While every sector has been affected by COVID-19 in some way, The COVID-19 impact the fashion retail industry is severe. Especially the clothing and apparel industry was the hardest hit. With lockdown in place, around the world, many brick-and-mortar stores were enforced to shut their doors, and in an industry where more than 80% of dealings took place in physical spaces created an unrecoverable wound.
In March 2020 – first lockdown – the UK govt. published its retail sales report which estimated the volume of retail sales for that month. The report foresaw that apparel stores will perceive a 34.8% fall in sales compared to February, further declining by 50.2% in April 2020.
Though, along with this drop in brick-and-mortar retail, there has been a vertical growth in e-commerce. Some apparel brands, like H&M reported that online sales soared 36% between March and May.
Although, this was not sufficient to counteract the damage from brick-and-mortar stores, as retailers such as Primark reported annual damage in profit compared to past years.
COVID-19 impact on consumer behavior
In this new-normal, consumers are giving preference for e-commerce, and the swift move away from cash payments – were well recognized before the first lockdown.
COVID-19 has only fast-tracked these aspects, due to the augmented requirement of online shopping and public health messaging advising against handling cash.
Besides, the burdens of the first COVID-19 wave enforced unforeseen shifts in consumer conduct. A mid-2020 Mintel report found that consumers in that time were diverting funds that would typically have been used for a trip or a night out into home improvement or entertainment buying. Not surprisingly, fashion comes into this category as well.
In many parts of the world, online shopping became normal for most consumers, but this presented some challenges. Fashion consumers could no longer give a trial before they buy, which meant many were hesitant to commit to a purchase, especially with fashion not being seen as an essential item.
Using technology in retail to tackle challenges of COVID-19
The main challenge for various retailers was the change to a primarily e-commerce platform, mainly during the early lockdown period. Thankfully, for the 2nd lockdown, many of these clothing retailers already set-up with a current online shop so is in a healthier position to exploit the prevalent shift to buying online.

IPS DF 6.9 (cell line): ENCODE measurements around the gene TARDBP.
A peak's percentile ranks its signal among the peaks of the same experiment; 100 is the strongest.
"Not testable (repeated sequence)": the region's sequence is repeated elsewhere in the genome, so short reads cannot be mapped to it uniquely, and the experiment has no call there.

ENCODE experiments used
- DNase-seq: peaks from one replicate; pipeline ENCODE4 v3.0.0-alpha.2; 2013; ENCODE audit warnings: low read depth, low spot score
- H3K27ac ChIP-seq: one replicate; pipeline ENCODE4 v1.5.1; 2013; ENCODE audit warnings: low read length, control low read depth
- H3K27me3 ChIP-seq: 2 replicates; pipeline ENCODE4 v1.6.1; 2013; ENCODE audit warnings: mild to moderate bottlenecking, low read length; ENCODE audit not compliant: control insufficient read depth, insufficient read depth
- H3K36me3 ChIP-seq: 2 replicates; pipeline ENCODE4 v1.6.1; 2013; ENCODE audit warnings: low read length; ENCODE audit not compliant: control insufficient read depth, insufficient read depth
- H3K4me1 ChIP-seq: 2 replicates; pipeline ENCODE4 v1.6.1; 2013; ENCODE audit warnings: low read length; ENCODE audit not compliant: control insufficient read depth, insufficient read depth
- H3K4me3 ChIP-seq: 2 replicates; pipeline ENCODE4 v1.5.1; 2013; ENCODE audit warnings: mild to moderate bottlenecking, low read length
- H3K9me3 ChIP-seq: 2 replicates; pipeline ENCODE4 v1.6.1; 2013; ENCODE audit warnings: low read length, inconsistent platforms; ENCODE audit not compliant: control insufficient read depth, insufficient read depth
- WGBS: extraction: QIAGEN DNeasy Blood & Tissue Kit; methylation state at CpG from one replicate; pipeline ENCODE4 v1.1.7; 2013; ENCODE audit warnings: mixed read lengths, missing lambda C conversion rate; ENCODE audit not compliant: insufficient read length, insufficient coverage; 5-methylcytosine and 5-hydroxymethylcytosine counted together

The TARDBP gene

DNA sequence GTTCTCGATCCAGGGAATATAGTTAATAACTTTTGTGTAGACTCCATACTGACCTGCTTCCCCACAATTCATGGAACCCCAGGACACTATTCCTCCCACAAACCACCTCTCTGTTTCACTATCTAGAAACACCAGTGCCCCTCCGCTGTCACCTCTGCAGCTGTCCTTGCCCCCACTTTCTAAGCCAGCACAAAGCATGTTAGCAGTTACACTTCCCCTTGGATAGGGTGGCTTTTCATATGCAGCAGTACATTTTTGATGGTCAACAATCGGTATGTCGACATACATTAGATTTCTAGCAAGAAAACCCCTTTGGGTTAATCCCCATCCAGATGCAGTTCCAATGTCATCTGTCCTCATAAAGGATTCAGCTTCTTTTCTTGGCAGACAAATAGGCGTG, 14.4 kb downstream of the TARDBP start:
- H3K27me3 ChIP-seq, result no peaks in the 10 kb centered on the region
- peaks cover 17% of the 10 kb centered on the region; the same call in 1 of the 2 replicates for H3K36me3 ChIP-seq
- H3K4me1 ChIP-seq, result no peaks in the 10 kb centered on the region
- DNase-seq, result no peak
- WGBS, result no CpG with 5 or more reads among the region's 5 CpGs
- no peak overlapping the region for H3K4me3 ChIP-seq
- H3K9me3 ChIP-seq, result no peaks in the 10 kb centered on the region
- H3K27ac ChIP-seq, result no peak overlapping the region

Unfortunately, those with an underdeveloped or still without an e-commerce platform are having a hard time.
For these retailers, taking the first leap into e-commerce can be made much simpler when they use a modular and configurable online system. These systems help retailers to build an online selling platform that can securely take payments.
With single proposals offering all from real-time reporting and managed security services to checkout customization, traders can start selling their products online easily.
Significantly, for businesses related to digital transformation, these selling platforms are simple and easy to use, with no need to multiply back-end costs, complexity, or admin. Many retailers have been able to jump into e-commerce with a minimum amount of expense, time and complication, and instantly begin accepting many new payment options as well.
For the fashion industry struggling under COVID-19, online selling and payment platforms have the flexibility to offer outstanding support.
Setting up an e-commerce platform that can offer multiple forms of payment is convenient for customers, and it won’t feel like a temporary or wasted effort when lockdown eases up as e-commerce can support, not replace, the retail store.
Technology will continuously aid retailers in 2021
Online selling platforms have been vital for the retail sector so far and will remain to be a huge support in 2021. The benefit of an e-commerce store is that it does not need to swap the brick-and-mortar store.
Retailers can offer an omnichannel experience to customers that supports their new behaviors in a COVID-19 world.
Buy online, pick up in-store (BOPIS), try in-store, and purchase online and other offline/online hybrid shopping experiences can become more common.